On the eve of the President’s State of the Union address, the National Federation of Independent Businesses (NFIB) released its latest Small Business Optimism Index, which indicated small-business owner confidence continues to drag.
The index attributes its results to the threat of higher taxes, rising health insurance costs, increasing regulations and overall economic uncertainty.
While actual job creation and job-creation plans improved nominally, they were still not enough to keep up with population growth, and although expectations for improved business conditions increased by five points, they remain overwhelmingly low at negative 30 percent–the fourth lowest reading in survey history.
“The Optimism Index barely budged in January. The only good news is that it ‘budged’ up, not down. If small businesses were publicly traded companies, the stock market would be in shambles. While corporate profits are at record levels as a share of GDP, small businesses are still struggling to turn a profit,” NFIB chief economist Bill Dunkelberg said n a prepared statement. “With the dismal news that our economy actually contracted in the fourth quarter of 2012, it isn’t any wonder that more small firms expect their real sales volumes to fall, few have plans to invest in new inventory, and hardly any owners are expanding or hiring.”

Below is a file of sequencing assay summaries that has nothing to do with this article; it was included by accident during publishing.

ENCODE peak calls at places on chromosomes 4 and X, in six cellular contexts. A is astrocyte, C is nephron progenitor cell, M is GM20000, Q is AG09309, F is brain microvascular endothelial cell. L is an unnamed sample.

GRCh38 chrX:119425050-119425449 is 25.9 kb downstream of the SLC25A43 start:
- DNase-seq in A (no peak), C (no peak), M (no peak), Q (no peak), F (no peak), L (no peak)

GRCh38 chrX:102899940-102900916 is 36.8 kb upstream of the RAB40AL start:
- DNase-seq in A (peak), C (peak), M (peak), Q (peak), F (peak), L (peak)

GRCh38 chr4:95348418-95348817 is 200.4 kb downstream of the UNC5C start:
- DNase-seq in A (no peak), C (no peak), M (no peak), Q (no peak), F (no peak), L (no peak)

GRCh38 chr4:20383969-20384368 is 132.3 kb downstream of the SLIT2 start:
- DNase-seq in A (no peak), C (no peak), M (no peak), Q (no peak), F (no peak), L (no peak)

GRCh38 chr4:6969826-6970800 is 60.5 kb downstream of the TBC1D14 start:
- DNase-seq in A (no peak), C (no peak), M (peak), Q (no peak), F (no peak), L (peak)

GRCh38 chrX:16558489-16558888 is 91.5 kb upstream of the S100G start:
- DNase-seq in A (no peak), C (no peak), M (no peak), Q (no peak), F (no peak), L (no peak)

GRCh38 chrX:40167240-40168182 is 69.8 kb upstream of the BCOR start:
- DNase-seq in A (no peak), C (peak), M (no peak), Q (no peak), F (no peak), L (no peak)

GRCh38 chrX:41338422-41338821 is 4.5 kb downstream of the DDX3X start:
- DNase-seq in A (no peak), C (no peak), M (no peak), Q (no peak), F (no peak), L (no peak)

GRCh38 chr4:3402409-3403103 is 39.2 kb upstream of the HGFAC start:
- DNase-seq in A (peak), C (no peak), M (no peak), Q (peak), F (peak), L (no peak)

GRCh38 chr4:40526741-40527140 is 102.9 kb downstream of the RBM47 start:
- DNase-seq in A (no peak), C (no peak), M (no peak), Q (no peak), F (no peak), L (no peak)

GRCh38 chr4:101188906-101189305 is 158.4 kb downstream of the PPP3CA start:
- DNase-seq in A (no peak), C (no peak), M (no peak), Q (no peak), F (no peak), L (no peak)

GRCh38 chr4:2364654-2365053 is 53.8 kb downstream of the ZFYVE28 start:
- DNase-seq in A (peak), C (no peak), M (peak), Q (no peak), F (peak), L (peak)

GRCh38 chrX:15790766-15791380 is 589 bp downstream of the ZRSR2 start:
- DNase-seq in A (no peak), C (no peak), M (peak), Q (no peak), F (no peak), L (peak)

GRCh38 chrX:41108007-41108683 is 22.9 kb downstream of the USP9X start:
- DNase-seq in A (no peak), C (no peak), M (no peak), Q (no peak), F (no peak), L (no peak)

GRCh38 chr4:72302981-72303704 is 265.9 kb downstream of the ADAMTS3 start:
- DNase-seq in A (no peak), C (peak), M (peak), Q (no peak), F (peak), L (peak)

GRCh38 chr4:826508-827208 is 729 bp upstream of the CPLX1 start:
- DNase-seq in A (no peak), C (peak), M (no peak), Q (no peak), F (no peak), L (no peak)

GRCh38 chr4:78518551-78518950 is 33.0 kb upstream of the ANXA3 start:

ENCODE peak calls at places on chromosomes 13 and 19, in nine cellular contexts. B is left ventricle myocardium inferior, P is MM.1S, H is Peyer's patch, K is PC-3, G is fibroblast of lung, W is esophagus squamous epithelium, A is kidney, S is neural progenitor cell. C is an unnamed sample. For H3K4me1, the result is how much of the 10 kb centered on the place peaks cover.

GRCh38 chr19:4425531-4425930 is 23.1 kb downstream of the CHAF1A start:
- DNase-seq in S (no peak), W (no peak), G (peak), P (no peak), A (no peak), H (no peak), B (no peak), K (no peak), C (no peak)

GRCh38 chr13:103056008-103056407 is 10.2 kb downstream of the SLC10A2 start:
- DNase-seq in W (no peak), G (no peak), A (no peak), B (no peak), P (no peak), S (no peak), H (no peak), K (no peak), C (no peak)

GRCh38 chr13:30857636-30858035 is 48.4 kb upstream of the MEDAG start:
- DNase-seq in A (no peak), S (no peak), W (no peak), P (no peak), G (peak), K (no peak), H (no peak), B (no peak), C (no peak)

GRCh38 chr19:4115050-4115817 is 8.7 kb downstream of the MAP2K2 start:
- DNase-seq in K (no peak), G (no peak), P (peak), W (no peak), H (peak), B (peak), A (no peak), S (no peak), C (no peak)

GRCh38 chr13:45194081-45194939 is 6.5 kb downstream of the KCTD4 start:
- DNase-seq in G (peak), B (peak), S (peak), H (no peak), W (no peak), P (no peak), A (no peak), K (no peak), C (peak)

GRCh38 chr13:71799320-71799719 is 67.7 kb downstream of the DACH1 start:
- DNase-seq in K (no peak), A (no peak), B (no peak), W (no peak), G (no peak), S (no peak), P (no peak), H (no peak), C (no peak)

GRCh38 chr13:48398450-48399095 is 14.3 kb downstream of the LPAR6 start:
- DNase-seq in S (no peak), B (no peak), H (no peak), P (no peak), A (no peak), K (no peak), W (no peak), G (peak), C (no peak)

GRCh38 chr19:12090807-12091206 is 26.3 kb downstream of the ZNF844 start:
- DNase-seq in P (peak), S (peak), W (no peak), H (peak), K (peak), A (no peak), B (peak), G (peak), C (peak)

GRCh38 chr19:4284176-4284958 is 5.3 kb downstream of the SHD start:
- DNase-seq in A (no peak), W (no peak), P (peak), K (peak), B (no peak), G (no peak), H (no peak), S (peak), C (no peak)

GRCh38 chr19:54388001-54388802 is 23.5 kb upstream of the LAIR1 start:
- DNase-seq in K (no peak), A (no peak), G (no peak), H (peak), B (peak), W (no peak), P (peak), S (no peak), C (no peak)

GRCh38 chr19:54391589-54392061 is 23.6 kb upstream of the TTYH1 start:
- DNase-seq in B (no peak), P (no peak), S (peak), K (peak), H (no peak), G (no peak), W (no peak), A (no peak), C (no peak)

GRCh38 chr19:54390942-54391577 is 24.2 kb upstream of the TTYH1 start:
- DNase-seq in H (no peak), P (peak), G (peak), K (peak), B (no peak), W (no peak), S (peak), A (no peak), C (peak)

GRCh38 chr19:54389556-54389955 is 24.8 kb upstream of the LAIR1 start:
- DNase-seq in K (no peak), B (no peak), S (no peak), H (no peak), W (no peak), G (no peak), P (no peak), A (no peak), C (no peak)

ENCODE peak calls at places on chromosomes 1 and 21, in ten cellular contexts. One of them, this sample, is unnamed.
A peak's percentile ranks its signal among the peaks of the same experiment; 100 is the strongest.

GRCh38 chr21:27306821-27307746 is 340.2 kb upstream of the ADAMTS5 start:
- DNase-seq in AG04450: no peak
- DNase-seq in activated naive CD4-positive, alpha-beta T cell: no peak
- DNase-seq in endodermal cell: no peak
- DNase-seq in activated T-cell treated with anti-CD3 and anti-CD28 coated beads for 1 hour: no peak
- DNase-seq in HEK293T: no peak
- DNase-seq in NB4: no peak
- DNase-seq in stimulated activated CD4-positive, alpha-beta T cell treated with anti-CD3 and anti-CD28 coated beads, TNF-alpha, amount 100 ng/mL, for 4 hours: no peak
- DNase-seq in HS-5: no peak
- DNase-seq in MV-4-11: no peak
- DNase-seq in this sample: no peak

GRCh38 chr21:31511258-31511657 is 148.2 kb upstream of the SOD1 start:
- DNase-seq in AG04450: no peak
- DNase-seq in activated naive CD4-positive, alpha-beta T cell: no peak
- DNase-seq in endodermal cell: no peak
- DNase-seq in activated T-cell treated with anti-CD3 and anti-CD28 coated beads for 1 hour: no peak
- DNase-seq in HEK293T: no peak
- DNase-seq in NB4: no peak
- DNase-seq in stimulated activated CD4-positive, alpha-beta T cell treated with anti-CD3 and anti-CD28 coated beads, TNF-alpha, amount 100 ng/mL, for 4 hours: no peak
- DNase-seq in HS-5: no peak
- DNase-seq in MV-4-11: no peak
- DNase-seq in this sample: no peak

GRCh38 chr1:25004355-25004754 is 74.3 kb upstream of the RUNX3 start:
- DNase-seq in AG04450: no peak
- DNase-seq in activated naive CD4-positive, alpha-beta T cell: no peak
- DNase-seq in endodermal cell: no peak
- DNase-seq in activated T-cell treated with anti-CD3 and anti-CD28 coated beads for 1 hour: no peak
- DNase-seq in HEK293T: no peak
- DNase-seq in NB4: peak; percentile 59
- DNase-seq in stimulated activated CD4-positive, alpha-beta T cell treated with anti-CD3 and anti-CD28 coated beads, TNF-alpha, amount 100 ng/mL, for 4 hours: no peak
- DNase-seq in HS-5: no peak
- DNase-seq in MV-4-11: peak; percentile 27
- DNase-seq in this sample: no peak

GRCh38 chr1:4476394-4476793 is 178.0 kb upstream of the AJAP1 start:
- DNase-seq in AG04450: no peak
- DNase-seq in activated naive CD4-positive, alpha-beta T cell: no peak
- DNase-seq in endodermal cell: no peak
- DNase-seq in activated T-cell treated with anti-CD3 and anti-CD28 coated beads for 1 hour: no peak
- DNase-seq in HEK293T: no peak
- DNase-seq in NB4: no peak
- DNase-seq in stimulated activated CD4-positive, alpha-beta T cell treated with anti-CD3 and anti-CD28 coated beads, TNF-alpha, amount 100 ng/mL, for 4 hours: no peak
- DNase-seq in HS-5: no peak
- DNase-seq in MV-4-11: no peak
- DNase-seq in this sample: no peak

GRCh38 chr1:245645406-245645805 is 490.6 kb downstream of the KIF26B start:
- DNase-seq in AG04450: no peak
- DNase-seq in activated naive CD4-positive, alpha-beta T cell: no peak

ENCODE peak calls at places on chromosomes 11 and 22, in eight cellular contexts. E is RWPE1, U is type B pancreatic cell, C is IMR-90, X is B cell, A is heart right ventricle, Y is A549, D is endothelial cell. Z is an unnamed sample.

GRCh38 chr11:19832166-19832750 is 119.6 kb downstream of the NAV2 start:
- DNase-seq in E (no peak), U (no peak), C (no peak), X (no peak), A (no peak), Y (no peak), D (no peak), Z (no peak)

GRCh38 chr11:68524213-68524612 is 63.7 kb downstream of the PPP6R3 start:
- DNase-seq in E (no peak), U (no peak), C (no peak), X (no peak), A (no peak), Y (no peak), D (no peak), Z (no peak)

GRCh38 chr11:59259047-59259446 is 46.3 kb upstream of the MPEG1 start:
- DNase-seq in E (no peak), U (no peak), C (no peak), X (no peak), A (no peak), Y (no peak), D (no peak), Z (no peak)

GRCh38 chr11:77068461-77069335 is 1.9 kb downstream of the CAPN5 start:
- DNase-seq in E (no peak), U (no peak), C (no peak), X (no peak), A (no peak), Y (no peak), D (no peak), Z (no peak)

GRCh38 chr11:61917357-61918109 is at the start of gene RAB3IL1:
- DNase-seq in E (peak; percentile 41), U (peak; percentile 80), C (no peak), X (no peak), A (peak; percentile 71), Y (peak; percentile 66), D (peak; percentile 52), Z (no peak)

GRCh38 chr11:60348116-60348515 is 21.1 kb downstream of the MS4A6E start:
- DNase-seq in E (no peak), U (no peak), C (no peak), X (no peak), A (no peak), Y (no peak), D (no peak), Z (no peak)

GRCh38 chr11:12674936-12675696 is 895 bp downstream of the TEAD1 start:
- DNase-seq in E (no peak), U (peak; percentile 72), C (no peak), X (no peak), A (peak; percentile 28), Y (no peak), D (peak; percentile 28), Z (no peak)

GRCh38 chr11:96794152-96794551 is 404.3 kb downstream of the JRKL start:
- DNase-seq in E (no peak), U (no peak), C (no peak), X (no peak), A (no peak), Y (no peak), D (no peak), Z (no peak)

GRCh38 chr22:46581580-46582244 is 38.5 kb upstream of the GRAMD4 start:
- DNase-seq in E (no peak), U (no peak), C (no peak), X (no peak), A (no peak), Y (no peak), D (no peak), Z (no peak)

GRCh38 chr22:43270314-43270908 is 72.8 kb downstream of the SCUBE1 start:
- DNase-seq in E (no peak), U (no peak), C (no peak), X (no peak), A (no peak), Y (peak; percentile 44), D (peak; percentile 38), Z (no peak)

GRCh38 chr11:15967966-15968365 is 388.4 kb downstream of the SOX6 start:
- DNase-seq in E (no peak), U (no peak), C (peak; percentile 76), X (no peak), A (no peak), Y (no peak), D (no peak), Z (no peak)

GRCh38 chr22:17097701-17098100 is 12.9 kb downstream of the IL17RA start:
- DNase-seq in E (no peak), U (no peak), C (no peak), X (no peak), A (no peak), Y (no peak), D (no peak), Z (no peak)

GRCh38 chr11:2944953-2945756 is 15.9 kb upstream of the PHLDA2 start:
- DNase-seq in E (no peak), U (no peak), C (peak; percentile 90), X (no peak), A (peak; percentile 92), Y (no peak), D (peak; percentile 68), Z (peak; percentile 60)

On the job-creation front, 43 percent of owners surveyed said they hired or tried to hire in the last three months and 34 percent (79 percent of those trying to hire or hiring) reported few or no qualified applicants for open positions. Overall job creation was positive in January, but “ever-so-slight,” with just 11 percent of surveyed owners adding employees over the past few months, and 9 percent said they reduced employment.
As consumer spending remains weak, so do the expectations for real sales among small employers. Sales trends remain overwhelmingly negative for small employers, with still more owners reporting declining sales than experiencing positive sales trends. Nearly one-fifth (19 percent) of business owners surveyed cited weak sales as their top business problem.
Overall, there was no sign that capital spending might be returning to levels more consistent with past recovery periods, with 21 percent of owners planning to make capital outlays in the next three to six months. The net percent of owners expecting better business conditions in six months was a net negative 30 percent, 5 points better than December but still dangerously low—the fourth lowest reading in nearly 40 years. Of those making expenditures, 39 percent of owners reported spending on new equipment (up 3 points), 21 percent acquired vehicles (up 3 points), and 12 percent improved or expanded facilities (down 1 point).